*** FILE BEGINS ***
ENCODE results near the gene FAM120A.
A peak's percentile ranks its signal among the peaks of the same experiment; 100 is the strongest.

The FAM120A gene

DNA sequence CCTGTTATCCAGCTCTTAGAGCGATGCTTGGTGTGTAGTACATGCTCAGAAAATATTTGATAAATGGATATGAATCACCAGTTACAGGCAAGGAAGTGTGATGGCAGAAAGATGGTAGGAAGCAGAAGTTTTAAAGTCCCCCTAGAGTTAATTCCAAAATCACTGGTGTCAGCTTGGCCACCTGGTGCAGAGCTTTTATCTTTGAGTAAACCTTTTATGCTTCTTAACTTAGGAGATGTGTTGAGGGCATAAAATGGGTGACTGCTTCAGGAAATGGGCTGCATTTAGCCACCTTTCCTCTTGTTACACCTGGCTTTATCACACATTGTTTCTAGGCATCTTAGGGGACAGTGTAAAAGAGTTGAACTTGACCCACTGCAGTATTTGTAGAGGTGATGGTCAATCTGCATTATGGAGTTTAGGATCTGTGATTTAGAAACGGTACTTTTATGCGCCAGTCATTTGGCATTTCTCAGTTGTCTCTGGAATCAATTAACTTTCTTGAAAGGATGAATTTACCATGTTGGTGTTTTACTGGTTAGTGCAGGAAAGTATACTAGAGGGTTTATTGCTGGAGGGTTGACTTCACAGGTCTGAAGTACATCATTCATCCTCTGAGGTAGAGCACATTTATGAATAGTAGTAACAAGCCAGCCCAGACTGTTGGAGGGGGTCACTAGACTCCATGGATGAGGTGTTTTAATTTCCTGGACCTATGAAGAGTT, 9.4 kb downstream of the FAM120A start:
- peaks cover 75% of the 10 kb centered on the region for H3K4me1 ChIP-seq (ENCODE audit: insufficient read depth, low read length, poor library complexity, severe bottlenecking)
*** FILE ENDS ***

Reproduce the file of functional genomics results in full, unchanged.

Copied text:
ENCODE results near the gene FAM120A.
A peak's percentile ranks its signal among the peaks of the same experiment; 100 is the strongest.

The FAM120A gene

DNA sequence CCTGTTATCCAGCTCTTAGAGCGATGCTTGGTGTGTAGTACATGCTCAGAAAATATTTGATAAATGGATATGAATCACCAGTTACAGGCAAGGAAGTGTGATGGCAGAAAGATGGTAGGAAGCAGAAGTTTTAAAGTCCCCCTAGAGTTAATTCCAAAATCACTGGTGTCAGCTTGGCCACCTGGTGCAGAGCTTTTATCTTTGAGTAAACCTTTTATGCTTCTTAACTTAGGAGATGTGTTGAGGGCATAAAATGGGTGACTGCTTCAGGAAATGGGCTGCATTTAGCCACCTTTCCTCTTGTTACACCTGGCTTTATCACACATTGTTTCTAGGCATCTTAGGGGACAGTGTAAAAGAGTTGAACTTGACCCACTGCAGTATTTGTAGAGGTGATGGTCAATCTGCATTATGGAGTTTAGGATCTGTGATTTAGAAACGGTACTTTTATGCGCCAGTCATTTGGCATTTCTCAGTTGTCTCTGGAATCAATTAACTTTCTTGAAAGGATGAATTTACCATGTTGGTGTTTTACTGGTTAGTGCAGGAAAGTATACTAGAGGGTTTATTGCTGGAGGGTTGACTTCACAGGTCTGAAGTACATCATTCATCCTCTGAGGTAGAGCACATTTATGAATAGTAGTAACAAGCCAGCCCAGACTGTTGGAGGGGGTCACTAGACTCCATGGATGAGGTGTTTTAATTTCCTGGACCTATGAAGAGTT, 9.4 kb downstream of the FAM120A start:
- peaks cover 75% of the 10 kb centered on the region for H3K4me1 ChIP-seq (ENCODE audit: insufficient read depth, low read length, poor library complexity, severe bottlenecking)